This woody vine with lobed, dark green leaves is an aggressive, invasive, introduced species with no natural controls. Ivy transforms natural areas into monocultures which do not provide habitat for indigenous wildlife. It's been popular with gardeners in the past because it grows quickly, suppresses other plants and doesn't need much to grow. However, these very qualities are major reasons for its devastating impact. Control methods include hand pulling, cutting, and safe application of herbicides.
Canada Thistle, Bull Thistle
These large, erect plants with prickly foliage and flower heads of purple, pink or white are not shade tolerant and can be found on a wide variety of sites, including home gardens. Hand pull using thick gloves, and control small patches before they spread. Reseed disturbed areas immediately with desired species.
An erect biennial or short-lived perennial, Tansy Ragwort is toxic to cattle and horses. It grows 1 1/2 to 6' tall, with dark green, deeply lobed leaves and yellow, multi-rayed flowers. Hand pulling prior to flowering is effective. There are several effective biological controls, including cinnabar moth. Check the Oregon Department of Agriculture's website for more information.
Good plant choices: some alternatives to consider
There are literally hundreds of invasive plants that could show up in your local park or garden anytime. If you've already found invasive plants on your property, remove them and wait until they're dead to add them to your mulch pile.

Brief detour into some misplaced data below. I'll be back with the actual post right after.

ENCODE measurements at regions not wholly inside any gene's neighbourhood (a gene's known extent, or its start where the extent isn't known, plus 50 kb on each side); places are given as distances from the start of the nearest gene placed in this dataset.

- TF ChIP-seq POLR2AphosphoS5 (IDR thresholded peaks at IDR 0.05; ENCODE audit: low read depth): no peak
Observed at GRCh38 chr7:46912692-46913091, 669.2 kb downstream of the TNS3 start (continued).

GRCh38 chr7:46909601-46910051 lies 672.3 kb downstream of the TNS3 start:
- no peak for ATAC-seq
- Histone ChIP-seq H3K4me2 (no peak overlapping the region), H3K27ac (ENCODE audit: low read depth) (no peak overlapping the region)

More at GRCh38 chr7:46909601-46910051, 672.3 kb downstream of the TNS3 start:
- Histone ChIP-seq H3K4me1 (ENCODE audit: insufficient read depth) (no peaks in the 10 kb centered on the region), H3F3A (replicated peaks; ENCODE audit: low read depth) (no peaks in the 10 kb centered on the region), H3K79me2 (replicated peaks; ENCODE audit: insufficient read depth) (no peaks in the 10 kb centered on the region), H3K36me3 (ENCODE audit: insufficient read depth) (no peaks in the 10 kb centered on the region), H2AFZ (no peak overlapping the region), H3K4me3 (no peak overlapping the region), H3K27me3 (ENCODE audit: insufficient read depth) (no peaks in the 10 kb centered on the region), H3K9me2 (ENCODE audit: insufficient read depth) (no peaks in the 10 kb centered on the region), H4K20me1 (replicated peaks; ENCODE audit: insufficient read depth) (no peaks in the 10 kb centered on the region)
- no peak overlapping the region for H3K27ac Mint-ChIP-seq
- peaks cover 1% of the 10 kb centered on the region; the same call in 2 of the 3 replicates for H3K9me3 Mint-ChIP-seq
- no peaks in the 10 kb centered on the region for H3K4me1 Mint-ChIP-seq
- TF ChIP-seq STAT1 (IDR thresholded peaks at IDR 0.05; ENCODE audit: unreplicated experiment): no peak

Then, replace with some native or non-invasive varieties.
Instead of scotch broom, try Tall Oregon grape or Forsythia. As a replacement for Butterfly bush, why not plant a native like Blue blossom, or an attractive Weigela variety? Dogwood or willow could make a nice replacement for knotweed. Salmonberry is a good native plant substitute for Himalayan blackberry.
A word about firewood and invasive pests
Invasive species councils in Oregon and Washington strongly recommend not moving firewood long distances, as it can harbor invasive insects and diseases that can infest and kill native trees. Firewood-related pests in the Pacific Northwest include Emerald ash borer, gypsy moth and Asian longhorned beetle. They can't move far on their own, but when people move firewood they can jump hundreds of miles. House Bill 2122 was passed in 2011 and prohibits transport or sale of firewood in Oregon unless the wood is from Oregon, Idaho or Washington or has been heat-treated to kill insects.
To learn more
We're only just scratching the surface here when it comes to identifying invasive plants and pests found in our yards and communities and ways to control or eradicate them.
For more information, please visit Oregon's Invasive Species Council website, at http://www.oregon.gov/OISC. If you live in the Portland-metro area, you might like to learn more about the work of the No Ivy League: www.portlandonline.com/parks/index.cfm?c=47820
Cynthia Orlando has a degree in forest management and is a certified arborist with the Oregon Department of Forestry.